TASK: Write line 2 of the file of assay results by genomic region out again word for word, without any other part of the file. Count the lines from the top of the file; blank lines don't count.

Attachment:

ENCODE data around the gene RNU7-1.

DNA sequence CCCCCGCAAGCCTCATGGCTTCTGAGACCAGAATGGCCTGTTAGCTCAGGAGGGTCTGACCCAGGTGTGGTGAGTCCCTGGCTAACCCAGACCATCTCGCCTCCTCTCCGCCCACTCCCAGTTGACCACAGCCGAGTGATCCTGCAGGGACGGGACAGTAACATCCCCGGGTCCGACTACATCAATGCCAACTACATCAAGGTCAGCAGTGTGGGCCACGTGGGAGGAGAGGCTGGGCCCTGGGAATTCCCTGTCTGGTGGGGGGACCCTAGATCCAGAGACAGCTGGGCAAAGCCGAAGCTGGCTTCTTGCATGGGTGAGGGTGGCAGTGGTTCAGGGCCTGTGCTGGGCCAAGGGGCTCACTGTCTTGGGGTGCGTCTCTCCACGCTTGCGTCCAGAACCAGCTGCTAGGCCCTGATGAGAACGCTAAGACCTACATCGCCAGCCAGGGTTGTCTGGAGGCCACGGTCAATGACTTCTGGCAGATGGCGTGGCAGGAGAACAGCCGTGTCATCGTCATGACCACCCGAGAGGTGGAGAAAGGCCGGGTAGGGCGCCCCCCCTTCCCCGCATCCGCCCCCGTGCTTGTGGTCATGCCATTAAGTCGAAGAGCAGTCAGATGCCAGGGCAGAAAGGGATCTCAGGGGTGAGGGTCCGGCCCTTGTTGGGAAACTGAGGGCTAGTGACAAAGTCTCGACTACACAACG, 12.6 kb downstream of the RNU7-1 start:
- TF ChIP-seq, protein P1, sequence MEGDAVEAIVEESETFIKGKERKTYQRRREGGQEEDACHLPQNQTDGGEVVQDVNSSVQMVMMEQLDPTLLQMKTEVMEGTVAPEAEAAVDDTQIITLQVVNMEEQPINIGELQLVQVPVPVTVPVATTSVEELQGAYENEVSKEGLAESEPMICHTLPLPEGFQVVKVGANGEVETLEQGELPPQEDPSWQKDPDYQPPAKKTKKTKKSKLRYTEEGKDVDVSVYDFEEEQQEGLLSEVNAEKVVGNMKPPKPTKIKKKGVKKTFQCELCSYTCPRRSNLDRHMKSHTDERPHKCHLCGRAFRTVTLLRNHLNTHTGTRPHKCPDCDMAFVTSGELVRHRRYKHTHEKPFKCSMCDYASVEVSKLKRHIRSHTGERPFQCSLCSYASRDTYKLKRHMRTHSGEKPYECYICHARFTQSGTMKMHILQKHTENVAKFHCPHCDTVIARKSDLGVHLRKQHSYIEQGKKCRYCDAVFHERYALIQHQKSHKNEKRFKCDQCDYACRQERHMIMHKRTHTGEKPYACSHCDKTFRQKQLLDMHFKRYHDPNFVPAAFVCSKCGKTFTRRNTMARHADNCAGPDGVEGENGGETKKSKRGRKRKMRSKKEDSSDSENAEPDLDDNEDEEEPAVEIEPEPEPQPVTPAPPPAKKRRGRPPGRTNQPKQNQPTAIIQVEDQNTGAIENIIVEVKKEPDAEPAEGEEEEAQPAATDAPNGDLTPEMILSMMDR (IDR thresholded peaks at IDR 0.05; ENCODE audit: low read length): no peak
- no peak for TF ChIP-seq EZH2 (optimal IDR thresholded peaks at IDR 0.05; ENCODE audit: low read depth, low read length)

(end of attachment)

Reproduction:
DNA sequence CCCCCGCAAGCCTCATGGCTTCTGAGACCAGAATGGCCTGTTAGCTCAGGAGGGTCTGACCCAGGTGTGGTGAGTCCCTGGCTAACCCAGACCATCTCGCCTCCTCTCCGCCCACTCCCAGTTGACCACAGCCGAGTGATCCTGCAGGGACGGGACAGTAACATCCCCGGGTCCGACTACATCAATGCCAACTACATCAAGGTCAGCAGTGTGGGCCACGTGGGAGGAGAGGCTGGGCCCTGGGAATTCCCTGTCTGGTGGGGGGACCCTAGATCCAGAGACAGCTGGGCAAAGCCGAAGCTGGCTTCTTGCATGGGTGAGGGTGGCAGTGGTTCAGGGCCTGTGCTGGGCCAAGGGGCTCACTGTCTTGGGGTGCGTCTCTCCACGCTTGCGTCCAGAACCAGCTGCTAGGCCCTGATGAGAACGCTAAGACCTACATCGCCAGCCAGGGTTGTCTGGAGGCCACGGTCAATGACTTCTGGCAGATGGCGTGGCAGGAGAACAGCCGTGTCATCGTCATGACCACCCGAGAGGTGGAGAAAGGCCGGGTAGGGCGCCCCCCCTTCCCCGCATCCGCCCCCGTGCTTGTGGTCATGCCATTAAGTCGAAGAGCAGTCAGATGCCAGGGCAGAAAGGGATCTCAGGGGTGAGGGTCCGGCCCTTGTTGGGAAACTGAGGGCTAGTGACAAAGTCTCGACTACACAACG, 12.6 kb downstream of the RNU7-1 start: